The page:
It was encouraging to see a number of veteran public officials attend a three-hour seminar held by Ohio Attorney General Mike DeWine’s office in Youngstown the other day.
There were a few private citizens there, too, but not enough. Because while the press does its best to hold government officials to account when they operate or try to operate behind closed doors, an informed and vigilant public can be just as effective.
It’s one thing for an official to disagree with a reporter over whether or not the state’s Sunshine Law apples to a specific situation. It’s a little different if the challenge comes from a voter, or five voters or 20 voters on whom that official must rely for support.
Those attending the session this week at the Newport Branch of the library in Youngstown heard Jeff Clark, principal assistant attorney general, say that when it comes to legitimate record requests, it’s easier to comply than fight. And it’s cheaper, too, because Ohio law allows citizens to sue for damages and recover legal fees when elected or public officials flout the law.
DeWine continues a tradition of Ohio attorneys general in attempting to educate public officials and the public about the state’s Sunshine laws, a body of law that has evolved over the last 40 years to cover public meetings and open records.
Anyone eager to educate themselves on the law can go to the attorney general’s Website. The office periodically updates its “Sunshine Laws Manual or “Yellow Book,” which explains the law in layman’s terms and answers questions. It can be easily downloaded.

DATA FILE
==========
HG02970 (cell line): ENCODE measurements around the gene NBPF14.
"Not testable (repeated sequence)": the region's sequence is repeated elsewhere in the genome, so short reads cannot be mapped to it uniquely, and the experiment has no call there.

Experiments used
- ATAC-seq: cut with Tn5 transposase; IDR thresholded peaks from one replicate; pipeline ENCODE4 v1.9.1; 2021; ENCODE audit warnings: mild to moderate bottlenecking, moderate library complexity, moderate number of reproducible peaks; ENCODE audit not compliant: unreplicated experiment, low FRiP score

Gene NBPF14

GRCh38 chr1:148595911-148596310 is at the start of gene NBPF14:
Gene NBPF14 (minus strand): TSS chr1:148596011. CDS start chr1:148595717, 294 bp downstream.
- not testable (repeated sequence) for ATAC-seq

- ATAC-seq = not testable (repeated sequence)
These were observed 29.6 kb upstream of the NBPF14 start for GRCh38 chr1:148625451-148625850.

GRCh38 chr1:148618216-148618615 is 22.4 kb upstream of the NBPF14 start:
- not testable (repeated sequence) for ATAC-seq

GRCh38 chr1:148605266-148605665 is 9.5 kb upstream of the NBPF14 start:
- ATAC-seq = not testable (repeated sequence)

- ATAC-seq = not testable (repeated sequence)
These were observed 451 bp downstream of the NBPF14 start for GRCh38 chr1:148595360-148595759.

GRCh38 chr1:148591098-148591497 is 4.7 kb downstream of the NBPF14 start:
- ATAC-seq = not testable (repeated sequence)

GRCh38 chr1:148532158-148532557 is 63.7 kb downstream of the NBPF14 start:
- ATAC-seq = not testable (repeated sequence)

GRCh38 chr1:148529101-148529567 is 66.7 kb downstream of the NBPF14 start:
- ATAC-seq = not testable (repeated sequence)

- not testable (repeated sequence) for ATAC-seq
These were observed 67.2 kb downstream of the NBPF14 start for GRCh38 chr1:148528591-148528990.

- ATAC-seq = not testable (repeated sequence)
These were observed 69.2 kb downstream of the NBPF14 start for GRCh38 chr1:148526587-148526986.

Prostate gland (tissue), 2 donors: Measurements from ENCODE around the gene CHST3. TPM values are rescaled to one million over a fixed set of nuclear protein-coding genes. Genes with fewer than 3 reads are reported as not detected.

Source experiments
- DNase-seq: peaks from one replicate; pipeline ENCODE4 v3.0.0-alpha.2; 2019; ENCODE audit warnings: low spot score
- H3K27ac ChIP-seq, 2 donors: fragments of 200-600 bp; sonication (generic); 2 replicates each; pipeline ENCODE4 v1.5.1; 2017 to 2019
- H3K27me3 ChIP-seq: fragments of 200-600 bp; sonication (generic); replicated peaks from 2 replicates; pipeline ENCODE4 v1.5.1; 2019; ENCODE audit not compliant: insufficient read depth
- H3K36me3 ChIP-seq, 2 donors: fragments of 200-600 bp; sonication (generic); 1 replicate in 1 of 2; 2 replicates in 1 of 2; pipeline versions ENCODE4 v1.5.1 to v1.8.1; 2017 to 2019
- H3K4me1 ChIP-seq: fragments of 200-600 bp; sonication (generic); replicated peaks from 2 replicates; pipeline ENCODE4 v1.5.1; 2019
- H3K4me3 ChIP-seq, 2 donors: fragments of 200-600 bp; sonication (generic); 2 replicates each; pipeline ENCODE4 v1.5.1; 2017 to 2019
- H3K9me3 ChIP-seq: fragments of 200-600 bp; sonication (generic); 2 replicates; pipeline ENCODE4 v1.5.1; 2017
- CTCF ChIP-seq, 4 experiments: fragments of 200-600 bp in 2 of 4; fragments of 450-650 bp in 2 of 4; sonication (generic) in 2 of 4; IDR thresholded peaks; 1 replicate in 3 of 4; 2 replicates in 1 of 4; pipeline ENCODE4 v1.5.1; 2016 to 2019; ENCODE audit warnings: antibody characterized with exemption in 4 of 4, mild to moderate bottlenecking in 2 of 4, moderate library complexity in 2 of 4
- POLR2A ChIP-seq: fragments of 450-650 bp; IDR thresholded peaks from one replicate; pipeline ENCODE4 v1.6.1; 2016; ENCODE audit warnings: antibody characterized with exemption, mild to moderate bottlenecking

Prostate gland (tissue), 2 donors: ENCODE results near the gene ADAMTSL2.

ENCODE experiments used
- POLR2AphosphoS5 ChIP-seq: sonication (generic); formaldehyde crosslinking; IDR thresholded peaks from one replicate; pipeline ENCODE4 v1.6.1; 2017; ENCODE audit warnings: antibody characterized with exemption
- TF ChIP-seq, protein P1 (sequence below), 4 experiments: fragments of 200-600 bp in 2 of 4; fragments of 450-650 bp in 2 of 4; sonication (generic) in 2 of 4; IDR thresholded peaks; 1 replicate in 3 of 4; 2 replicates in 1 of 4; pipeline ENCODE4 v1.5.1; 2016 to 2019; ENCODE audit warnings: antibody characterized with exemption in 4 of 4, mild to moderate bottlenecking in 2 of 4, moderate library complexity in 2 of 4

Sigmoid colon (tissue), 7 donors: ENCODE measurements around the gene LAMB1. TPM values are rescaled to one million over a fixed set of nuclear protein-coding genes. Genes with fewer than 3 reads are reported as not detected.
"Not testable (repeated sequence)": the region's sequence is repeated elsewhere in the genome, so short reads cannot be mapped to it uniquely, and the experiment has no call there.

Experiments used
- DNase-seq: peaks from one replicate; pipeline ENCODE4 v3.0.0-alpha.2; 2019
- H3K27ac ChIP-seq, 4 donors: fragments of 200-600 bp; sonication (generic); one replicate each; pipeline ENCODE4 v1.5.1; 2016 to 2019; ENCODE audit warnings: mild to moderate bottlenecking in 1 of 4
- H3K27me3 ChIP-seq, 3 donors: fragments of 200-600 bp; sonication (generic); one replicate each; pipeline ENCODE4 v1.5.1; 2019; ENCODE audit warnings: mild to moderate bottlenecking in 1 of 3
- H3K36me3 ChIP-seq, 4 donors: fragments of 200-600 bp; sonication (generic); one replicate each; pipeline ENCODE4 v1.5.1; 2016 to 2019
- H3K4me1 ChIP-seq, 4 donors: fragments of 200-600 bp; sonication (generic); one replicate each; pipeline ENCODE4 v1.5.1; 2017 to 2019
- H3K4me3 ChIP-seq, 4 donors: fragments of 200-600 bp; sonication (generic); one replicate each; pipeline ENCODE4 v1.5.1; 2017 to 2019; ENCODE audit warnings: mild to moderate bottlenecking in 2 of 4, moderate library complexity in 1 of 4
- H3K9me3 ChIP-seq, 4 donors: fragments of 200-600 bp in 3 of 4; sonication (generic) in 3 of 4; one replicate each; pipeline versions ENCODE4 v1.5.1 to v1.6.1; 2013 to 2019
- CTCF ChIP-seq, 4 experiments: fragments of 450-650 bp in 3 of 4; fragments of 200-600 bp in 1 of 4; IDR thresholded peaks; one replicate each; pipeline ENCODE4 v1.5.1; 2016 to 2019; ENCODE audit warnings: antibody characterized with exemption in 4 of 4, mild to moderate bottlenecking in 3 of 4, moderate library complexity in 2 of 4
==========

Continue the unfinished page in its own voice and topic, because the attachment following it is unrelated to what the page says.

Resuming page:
The office also created a model open records policy that local governments can adopt or use as a guide for their own open records policies.
State law now requires every elected official to attend a Sunshine seminar during his or her term. If they comply and if the entity has adopted a Sunshine policy, there is no legitimate reason to run afoul of the law.
Unfortunately, too many elected officials continue to view what should be public records as their property and believe that they can meet to discuss business outside of the public eye.
Clark advised elected officials in Youngstown to “go above and beyond” what they may think is their duty in complying with open government requests.
That’s another way of saying what has been Ohio law for more than 40 years. The preamble to the state’s Sunshine law says specifically that it should be “liberally construed” toward openness. In other words, when in doubt, err on the side of being open. Those public officials who choose to err on the side of keeping the public in the dark are, to mix metaphors, playing with fire.